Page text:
Esports have grown exponentially in recent years, expanding into a major industry that shows no signs of slowing down.
In fact, the esports ecosystem is on track this year to surpass $ 1 billion in revenue for the first time.
However, even though esports is gaining traction, not everyone understands exactly what it is and why it matters.
TechNewsWorld spoke to a number of esports fans to hear what they had to say about the evolution of esports, what is driving its popularity, and what to expect from this burgeoning industry in the future.
“The growth of video games itself is well documented, to the point where I would say that games are no longer a subculture, games are culture,” Luke Cotton, COO. Code Red Esports, an esports agency in London, told TechNewsWorld.
“People love to compete and watch the competition, so the growth of esports is natural. Young people are growing up with the Internet, games, electronic sports and YouTube and Twitch are their main forms of entertainment, where they consume game content and electronic sports ”, he pointed out.
“Every year, the esports audience increases, as young people who grow up do not know a different world than this.”
Driven by current events
At a time when people are turning to a variety of alternative digital venues for entertainment, esports has become the activity of this age.
“Esports make sense,” Andy Miller, CEO of NRG, a professional games and entertainment company in Los Angeles, told TechNewsWorld. “One in three people on the planet plays every week, [so] of course they want to see the best in the world play the games they play and love. “
“The average age of NRG fans is 25,” he continued. “They have grown up playing and watching others play, and this has reduced the consumption of traditional media.”
The restrictions caused by the pandemic have also helped boost an industry that had already been taking off.
“The global esports and game streaming business has grown exponentially in recent years, but [it] skyrocketed last year due to stay-at-home restrictions, “said Aaron Speach, CEO and founder of ESports Technologieshe explained to TechNewsWorld.
His company is a provider of esports marketing products, platforms and solutions that is developing betting products for esports fans and punters.
“People were looking for a community and a way to connect with others during that time, and the online nature of esports contributed to this perfect storm of events that helped fuel its popularity,” said Speach.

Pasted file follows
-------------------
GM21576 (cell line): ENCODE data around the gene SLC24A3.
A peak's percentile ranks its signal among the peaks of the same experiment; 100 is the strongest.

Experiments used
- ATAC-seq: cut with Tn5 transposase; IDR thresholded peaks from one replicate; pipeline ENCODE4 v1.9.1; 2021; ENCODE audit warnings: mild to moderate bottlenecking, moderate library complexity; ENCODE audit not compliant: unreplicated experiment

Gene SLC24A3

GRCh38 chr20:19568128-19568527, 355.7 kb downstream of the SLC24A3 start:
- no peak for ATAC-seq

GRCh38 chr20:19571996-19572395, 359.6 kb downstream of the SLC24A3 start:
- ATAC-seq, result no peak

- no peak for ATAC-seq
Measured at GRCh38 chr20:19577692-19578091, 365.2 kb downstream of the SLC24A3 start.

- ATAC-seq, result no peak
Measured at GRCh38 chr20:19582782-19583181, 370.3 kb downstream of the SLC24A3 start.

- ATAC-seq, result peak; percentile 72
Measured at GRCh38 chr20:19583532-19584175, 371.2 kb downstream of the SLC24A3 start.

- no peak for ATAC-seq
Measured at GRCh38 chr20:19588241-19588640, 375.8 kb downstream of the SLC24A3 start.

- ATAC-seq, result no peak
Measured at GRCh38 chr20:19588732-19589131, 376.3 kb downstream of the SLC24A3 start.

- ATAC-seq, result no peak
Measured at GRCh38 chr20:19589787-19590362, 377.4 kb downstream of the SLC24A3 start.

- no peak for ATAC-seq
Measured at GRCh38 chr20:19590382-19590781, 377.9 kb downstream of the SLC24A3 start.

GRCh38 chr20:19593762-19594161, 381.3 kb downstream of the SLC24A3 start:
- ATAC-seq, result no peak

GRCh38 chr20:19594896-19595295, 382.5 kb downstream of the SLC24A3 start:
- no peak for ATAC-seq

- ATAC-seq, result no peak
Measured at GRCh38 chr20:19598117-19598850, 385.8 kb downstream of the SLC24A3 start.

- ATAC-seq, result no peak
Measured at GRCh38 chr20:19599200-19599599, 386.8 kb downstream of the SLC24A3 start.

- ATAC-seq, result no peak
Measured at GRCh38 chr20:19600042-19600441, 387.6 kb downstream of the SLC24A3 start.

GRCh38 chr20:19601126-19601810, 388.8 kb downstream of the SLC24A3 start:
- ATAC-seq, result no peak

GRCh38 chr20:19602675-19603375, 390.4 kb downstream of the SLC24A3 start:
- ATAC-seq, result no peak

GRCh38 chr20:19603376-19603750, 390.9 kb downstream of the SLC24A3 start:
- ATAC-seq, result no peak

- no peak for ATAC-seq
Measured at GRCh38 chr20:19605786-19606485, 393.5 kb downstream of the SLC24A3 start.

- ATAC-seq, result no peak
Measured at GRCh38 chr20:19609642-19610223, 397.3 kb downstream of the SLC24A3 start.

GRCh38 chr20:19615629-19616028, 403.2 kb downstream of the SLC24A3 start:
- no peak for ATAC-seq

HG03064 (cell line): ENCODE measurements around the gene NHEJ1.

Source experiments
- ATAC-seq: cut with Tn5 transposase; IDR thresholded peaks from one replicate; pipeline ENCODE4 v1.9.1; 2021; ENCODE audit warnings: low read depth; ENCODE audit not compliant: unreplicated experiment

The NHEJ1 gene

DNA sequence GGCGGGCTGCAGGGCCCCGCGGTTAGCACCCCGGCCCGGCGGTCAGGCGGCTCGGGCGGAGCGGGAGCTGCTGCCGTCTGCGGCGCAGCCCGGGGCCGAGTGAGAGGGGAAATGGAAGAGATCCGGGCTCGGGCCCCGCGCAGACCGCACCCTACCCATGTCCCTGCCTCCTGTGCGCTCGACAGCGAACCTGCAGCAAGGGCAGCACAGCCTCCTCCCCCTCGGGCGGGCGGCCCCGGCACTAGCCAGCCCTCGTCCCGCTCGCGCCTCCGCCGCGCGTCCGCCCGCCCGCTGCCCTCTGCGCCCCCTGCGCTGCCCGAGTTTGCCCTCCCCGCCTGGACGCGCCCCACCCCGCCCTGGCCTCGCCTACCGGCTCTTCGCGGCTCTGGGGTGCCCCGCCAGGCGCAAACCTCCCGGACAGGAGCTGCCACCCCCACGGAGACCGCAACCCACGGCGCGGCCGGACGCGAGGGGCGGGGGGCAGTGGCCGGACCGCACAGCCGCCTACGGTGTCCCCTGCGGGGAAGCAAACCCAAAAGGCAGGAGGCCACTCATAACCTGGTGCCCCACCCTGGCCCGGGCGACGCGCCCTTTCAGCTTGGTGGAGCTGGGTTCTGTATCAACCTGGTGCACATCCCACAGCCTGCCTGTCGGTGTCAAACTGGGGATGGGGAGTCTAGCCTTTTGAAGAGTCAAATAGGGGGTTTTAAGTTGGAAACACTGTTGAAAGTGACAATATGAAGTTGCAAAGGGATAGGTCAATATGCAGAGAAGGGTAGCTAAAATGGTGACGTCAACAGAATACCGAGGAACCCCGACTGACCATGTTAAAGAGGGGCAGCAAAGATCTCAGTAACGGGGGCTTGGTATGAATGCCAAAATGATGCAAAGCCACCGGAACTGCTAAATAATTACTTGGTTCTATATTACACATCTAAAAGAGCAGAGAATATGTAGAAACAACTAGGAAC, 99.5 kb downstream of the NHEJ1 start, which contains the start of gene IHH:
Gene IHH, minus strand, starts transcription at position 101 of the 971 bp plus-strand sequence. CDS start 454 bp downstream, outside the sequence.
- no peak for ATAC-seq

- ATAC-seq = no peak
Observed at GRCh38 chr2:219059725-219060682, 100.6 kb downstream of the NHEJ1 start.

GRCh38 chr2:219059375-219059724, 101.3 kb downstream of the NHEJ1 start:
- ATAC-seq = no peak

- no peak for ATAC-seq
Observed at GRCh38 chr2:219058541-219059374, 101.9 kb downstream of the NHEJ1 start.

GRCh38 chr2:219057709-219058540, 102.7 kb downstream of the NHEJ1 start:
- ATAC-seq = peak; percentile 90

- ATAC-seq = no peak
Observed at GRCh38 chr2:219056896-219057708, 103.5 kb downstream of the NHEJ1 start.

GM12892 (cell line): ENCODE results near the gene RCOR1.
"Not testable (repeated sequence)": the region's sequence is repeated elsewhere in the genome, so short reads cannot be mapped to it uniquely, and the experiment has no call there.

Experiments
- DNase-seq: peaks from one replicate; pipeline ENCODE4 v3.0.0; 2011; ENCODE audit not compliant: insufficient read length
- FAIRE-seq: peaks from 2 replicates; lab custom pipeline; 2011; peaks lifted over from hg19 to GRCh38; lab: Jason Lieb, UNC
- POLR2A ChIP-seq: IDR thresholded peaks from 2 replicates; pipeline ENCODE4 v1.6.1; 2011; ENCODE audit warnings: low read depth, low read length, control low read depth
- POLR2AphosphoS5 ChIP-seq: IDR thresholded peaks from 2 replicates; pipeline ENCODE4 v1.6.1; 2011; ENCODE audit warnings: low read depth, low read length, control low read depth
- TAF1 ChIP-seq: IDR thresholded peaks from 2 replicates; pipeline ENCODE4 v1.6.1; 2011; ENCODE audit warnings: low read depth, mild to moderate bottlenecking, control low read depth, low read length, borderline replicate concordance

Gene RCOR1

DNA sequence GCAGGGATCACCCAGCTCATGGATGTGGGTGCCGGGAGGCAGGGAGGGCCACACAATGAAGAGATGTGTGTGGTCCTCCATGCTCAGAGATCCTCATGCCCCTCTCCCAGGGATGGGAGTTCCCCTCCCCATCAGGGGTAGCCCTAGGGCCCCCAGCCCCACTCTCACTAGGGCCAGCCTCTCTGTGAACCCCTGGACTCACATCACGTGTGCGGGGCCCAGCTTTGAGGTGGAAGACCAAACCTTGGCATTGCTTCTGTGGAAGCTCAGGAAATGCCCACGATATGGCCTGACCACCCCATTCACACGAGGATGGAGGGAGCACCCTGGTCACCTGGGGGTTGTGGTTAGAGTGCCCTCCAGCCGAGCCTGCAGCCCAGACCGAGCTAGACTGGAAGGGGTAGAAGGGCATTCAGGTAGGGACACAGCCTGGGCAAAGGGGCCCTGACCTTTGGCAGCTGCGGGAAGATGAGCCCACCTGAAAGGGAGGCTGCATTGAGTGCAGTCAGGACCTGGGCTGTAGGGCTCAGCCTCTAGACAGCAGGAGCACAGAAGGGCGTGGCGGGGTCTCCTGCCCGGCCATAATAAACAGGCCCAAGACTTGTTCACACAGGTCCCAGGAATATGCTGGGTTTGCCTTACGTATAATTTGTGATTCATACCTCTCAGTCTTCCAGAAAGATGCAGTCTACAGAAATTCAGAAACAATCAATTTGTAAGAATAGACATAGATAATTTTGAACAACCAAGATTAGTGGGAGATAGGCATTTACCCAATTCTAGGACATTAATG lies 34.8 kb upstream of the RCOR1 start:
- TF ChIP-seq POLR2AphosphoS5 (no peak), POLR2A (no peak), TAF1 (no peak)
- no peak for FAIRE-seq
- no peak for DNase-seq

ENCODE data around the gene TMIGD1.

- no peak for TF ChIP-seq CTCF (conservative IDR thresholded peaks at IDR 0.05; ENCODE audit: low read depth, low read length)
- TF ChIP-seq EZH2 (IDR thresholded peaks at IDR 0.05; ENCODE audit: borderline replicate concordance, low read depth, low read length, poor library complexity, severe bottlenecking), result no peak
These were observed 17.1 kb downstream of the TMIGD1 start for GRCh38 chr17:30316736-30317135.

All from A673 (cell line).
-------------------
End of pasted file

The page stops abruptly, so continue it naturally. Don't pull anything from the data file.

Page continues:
Although esports began as a cottage industry of people connected by a passion for video games, it quickly grew into a multi-billion dollar market.
“Initially, esports was a grassroots activity, fueled by passion, and events were mainly held online or sometimes in school hallways, in hotel ballrooms, or in public spaces. LAN centers, rather than the sold-out stadiums we see today, ”Cotton said.
“While there were occasional big events with cash prizes, players were rarely paid and played solely for the love of the game. While that love remains, it was a distant world from the multi-million dollar contracts signed by professional players today, colossal prizes that rival and often overshadow traditional sports, and the associated celebrity status, ”he observed.
The growth of esports has had as much to do with the evolution of technology as anything else.
“The most transformative moments for esports were technological – the introduction of free online streaming services, such as Justin.TV, which later became Twitch, was the catalyst for making esports widely accessible from a consumer perspective. viewing, which allowed for drastic audience growth, “Cotton said. .
“Before such services, streaming was very challenging, with significant bandwidth costs to stream video to even a small number of viewers,” he recalled. “Widespread high-speed domestic broadband enabled greater participation and consumption of such transmissions.”